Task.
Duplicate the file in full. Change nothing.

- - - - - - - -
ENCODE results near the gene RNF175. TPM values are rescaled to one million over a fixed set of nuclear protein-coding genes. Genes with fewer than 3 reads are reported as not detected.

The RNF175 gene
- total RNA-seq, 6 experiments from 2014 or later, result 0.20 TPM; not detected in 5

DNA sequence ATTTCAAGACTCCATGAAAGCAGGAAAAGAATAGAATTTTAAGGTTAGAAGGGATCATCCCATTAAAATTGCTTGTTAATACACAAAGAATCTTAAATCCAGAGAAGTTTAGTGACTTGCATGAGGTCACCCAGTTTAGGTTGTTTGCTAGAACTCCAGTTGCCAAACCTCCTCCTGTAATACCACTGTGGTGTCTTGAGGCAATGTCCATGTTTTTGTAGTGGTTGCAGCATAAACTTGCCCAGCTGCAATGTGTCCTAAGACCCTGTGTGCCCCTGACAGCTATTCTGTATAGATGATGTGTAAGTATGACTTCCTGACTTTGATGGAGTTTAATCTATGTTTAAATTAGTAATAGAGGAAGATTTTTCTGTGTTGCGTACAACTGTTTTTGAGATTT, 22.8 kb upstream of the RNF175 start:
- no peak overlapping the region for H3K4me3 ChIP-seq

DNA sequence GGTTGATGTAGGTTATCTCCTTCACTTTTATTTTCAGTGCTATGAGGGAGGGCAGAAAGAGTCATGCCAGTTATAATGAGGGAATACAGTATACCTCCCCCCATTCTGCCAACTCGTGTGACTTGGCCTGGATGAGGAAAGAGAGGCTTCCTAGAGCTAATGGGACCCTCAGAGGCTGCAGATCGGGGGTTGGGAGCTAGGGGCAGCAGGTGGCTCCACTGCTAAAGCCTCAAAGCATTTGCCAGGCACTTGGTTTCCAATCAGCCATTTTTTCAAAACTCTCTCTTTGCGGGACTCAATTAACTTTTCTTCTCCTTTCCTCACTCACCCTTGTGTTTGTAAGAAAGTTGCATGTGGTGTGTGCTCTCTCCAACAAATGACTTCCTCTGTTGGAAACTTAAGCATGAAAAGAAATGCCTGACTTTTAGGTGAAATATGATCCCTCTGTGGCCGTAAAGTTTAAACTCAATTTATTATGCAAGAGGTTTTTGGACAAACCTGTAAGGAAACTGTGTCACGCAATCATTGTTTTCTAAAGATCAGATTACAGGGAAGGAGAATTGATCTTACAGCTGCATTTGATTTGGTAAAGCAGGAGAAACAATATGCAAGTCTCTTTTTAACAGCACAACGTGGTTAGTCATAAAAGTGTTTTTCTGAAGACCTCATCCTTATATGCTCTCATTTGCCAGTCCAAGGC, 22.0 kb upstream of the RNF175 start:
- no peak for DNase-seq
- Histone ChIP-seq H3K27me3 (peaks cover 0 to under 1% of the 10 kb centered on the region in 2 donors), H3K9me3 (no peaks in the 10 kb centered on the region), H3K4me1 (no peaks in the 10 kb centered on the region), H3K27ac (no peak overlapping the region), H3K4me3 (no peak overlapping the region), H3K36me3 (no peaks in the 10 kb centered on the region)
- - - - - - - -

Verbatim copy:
ENCODE results near the gene RNF175. TPM values are rescaled to one million over a fixed set of nuclear protein-coding genes. Genes with fewer than 3 reads are reported as not detected.

The RNF175 gene
- total RNA-seq, 6 experiments from 2014 or later, result 0.20 TPM; not detected in 5

DNA sequence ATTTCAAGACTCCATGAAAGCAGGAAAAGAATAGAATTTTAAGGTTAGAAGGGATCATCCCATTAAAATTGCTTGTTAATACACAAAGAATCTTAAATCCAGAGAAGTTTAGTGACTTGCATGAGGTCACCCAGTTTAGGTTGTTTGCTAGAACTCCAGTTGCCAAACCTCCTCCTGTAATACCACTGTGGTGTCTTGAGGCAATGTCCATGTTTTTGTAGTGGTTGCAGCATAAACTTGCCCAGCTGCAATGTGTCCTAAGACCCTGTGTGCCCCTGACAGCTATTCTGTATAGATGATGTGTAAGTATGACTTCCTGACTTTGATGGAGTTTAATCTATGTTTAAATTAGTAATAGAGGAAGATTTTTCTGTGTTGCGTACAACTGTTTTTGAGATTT, 22.8 kb upstream of the RNF175 start:
- no peak overlapping the region for H3K4me3 ChIP-seq

DNA sequence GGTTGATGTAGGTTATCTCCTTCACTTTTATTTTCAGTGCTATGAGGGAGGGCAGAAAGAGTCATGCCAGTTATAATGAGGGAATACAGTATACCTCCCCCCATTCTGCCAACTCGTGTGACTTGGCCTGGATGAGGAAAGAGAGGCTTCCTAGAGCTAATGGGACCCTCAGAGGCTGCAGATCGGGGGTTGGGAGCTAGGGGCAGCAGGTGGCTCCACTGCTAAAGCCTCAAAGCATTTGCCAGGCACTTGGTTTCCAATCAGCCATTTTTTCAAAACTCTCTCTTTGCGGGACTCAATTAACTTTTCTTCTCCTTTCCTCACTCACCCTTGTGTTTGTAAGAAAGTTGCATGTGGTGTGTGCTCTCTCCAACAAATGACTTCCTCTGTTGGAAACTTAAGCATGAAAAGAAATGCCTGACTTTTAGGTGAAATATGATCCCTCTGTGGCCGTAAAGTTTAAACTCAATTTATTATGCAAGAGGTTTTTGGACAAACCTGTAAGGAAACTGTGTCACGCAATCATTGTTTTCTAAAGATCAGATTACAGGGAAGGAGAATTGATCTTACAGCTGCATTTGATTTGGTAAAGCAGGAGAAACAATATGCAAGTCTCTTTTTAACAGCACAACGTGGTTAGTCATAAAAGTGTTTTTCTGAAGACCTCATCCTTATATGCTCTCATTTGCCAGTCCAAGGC, 22.0 kb upstream of the RNF175 start:
- no peak for DNase-seq
- Histone ChIP-seq H3K27me3 (peaks cover 0 to under 1% of the 10 kb centered on the region in 2 donors), H3K9me3 (no peaks in the 10 kb centered on the region), H3K4me1 (no peaks in the 10 kb centered on the region), H3K27ac (no peak overlapping the region), H3K4me3 (no peak overlapping the region), H3K36me3 (no peaks in the 10 kb centered on the region)